Paul Signac


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Signac, Paul

(pōl sēnyäk`), 1863–1935, French neoimpressionist painter. First influenced by Monet, he was later associated with SeuratSeurat, Georges
, 1859–91, French neoimpressionist painter. He devised the pointillist technique of painting in tiny dots of pure color. His method, called divisionism, was a systematic refinement of the broken color of the impressionists.
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 in developing the divisionist technique. Interested in the science of color, he painted with a greater intensity and with broader strokes than Seurat. In such vigorous, colorful works as Port of St. Tropez (1916; Brooklyn Mus., New York City) Signac broke through the confines of neoimpressionist theory. He wrote a treatise, D'Eugène Delacroix au néo-impressionisme (1889), long considered the foremost work on the school.

Bibliography

See study by his granddaughter, Françoise Cachin (tr. 1973).

Signac, Paul

 

Born Nov. 11, 1863, in Paris; died there Aug. 15, 1935. French painter and engraver.

Signac studied in Paris at the Académie Privée de Bing. At first he was influenced by impressionism. In 1886, under the influence of Seurat and Pissarro, he turned to neo-impression-ism, consequently becoming the movement’s major theorist and one of its leading painters. In a number of his works, Signac adhered strictly to Seurat’s doctrine of dividing colors into their component parts, yet the flatness and ornamental character of his works anticipated art nouveau (Portrait of Félix Fénéon, 1890, private collection, New York). In his other works, primarily seascapes, Signac used various tonal combinations to capture a particular emotion (View of the Port of Marseilles, 1911, National Museum of Modern Art, Paris).

In 1884, Signac helped organize the Salon des Indépendants. An active public figure, he supported the principles of the French Communist Party. Signac visited the USSR in the 1930’s.

WORKS

Ot Ezh. Delakrua k neoimpressionizmu. Moscow, 1913. (Translated from French.)
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Operation of heating, hot water and VMC type PF (P2 and P3) for the residence "Paul Signac" located at Villeneuve-la-Garenne (92390).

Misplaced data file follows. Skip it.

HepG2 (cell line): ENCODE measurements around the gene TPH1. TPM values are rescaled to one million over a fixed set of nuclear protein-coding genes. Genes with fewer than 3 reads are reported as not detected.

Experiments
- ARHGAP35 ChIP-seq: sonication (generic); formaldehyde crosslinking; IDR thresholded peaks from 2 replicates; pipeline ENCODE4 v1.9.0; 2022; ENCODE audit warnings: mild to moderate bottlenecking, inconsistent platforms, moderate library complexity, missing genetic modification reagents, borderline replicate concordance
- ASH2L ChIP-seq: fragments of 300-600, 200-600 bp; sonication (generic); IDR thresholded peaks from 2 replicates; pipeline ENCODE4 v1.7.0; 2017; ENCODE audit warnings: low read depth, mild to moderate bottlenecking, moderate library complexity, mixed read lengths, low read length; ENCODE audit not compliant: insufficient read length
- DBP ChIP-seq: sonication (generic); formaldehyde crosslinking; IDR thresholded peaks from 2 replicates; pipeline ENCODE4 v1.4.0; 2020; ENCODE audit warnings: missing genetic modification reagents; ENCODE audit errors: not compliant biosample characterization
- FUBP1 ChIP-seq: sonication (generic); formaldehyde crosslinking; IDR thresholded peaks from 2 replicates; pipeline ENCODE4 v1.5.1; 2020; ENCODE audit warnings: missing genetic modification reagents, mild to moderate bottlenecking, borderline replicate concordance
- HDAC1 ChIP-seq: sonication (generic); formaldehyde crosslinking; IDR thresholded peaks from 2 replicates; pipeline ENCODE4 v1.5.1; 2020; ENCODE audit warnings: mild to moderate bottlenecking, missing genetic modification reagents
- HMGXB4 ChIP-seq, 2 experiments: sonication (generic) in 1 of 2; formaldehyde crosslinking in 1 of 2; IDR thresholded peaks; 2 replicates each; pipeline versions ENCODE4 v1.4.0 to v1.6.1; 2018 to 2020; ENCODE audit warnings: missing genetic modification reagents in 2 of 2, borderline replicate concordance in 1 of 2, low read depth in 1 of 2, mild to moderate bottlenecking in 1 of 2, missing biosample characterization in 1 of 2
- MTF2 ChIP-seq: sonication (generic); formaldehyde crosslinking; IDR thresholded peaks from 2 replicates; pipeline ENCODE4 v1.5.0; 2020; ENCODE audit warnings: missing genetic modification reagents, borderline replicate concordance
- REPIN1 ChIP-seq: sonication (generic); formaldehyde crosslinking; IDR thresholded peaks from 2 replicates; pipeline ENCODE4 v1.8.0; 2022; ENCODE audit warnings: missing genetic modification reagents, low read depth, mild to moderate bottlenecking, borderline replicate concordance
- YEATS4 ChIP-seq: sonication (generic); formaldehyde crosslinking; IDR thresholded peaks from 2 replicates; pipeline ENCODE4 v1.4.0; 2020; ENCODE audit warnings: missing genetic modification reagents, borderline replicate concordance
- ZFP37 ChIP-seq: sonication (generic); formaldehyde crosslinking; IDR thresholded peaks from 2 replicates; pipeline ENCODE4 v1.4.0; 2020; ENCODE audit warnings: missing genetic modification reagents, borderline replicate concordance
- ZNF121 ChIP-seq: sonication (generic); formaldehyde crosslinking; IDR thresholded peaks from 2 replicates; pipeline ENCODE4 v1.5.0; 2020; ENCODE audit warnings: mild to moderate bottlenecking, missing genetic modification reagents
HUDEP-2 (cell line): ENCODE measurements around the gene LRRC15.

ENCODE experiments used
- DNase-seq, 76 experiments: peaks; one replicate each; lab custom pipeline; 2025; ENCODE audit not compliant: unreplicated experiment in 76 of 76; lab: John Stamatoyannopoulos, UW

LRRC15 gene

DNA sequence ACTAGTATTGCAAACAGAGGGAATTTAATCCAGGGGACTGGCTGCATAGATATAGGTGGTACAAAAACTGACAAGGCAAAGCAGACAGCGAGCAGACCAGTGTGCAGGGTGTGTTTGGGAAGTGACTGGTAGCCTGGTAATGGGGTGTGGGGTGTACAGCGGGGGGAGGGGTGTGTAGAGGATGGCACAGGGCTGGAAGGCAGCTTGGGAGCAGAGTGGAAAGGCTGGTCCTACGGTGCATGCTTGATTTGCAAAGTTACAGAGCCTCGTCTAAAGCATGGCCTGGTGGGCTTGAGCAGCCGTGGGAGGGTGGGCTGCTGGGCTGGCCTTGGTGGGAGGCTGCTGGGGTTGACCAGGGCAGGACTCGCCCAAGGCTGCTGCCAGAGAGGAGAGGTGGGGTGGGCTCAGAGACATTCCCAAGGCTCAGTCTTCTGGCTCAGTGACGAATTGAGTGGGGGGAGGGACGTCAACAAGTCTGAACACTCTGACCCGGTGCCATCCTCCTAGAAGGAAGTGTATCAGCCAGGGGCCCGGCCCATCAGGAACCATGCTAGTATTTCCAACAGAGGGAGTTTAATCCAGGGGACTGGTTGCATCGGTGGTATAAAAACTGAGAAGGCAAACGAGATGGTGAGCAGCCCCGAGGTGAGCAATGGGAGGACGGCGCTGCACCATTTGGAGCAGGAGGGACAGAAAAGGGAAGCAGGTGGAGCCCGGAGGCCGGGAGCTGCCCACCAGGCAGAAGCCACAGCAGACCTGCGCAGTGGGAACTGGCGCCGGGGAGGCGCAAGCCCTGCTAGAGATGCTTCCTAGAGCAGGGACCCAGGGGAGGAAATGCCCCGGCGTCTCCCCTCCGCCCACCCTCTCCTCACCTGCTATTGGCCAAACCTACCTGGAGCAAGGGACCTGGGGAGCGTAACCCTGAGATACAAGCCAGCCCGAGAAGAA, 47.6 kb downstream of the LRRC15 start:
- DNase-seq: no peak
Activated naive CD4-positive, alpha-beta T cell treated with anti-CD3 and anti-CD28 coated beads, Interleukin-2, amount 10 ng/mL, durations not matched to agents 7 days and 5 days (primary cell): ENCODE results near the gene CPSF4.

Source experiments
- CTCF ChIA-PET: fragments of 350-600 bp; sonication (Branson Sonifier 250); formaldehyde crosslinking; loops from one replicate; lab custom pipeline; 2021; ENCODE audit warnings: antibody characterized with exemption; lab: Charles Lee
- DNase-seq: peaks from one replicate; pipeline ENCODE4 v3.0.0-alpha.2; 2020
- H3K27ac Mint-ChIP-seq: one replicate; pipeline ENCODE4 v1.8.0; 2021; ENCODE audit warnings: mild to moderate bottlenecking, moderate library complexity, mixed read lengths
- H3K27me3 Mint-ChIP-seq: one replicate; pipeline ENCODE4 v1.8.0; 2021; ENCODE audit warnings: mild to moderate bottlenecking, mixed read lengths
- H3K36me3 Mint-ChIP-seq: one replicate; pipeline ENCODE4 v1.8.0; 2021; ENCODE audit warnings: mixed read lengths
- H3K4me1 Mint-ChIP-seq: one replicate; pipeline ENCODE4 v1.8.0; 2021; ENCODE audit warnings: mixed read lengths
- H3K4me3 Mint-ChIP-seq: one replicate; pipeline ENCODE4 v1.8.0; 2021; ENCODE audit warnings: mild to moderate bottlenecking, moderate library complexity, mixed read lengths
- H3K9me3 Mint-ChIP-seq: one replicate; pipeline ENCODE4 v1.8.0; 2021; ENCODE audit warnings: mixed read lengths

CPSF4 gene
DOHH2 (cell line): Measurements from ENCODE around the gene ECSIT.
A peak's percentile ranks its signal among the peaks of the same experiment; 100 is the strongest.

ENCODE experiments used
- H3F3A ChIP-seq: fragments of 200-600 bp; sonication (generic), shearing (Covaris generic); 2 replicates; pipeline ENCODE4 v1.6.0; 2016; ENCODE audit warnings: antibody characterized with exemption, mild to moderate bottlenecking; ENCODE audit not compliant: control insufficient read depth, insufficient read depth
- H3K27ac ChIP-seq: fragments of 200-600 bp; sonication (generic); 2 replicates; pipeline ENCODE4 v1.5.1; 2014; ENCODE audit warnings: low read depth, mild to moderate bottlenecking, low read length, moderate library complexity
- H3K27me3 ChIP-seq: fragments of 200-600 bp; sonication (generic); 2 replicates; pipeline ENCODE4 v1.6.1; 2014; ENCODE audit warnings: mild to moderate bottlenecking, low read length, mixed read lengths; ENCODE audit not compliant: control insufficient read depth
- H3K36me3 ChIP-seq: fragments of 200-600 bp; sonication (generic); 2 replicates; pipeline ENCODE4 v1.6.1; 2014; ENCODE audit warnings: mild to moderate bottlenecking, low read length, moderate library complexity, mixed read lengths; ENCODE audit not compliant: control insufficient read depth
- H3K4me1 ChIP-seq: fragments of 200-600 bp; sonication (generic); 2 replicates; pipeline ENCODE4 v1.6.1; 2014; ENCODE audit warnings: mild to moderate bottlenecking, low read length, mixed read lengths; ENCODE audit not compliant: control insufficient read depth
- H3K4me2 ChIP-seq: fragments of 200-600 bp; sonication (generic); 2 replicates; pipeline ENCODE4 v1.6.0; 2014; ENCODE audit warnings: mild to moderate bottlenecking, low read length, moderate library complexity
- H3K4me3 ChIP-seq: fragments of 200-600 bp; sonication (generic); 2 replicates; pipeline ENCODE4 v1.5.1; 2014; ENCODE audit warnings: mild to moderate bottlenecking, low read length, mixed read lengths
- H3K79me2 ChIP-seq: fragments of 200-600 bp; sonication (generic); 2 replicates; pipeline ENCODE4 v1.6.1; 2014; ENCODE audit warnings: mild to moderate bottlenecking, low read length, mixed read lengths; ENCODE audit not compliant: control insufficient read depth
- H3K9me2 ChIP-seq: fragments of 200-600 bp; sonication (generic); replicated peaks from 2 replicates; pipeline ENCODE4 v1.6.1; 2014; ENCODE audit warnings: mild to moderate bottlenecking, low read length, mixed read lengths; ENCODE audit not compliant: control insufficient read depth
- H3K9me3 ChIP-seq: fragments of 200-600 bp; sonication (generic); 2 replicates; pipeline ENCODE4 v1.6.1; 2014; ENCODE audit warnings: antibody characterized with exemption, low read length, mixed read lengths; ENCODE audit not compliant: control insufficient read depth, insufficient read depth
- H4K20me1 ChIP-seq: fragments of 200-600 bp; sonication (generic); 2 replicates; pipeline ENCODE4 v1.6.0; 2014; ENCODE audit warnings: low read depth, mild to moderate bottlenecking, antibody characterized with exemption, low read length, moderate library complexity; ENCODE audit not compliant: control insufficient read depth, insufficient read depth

Goldfarb's early AbEx work, commendable as it is, took on a particularly personal thrust when her Tachisme eventually ceded place to the nervous dots of Neo-Impressionism, the "scientific method" of Georges Seurat and Paul Signac that reformulated the effect of light through the application of tiny points of pure color mixed, as it were, within the eye.
Nevinson (1889-1946), Lucien Pissarro (1863-1944), William Rothenstein (1872-1945), Walter Sickert (1860-1942), and Paul Signac (1863-1935); the critics Clive Bell (1881-1964) and Roger Fry (1866-1934); and--with great regularity--Pound and Yeats.
"To think that the neoimpressionists are painters who cover canvases with little multicolored spots is a rather widespread mistake," wrote Paul Signac in his manifesto of their movement.
Fellow Postimpressionists Gauguin, Toulouse-Lautrec, Emile Bernard and Paul Signac (the often-unsung Pointillist)--all are considered here.
La excepcion la constituye el colombiano Luis Alberto Acuna, nacido en 1904, quien en el ano de 1926 participo en Paris en el Salon de los Independientes, por entonces presidido precisamente por Paul Signac. Este artista expuso en 1928 obras de corte puntillista en la Galeria Marck y un ano despues regreso a su patria, donde practicamente olvido el divisionismo trabajando un arte mas propio del pais y creando incluso un estilo al que dio en llamar esencialismo.
Later, it had an impact on the Impressionists and particularly the Neo-Impressionist Paul Signac. Monet used Chevreul's ideas in the 1870s.
(You should take the reproduction of Paul Signac's 1927 picture Le Pont Marie on the CD cover as no more than ah evocation of mood.
He met and made friends with the early impressionists: Paul Gauguin, Paul Signac, Camille Pissarro, Edgar Degas, Claude Monet and George Seurat.
PAUL Signac was first seduced by the Cote d'Azur when he moored his yacht in St Tropez during May 1892.
Art experts place Segantini among the divisionists, a neo-impressionist school of painting that includes the French pointillist master Paul Signac. The style emphasises the viewer's impression of light and colour.
The works are "Maison dans la verdure," by Paul Cezanne; Camille Pissarro's "Rue des roches au Valhermeil a Auvers-sur-Oise, chaumieres et vache"; Paul Signac's "Rue de la Station, Asnieres"; Henri Martin's "Le Port de Collioure"; and Pierre-Auguste Renoir's "Vase de fleurs."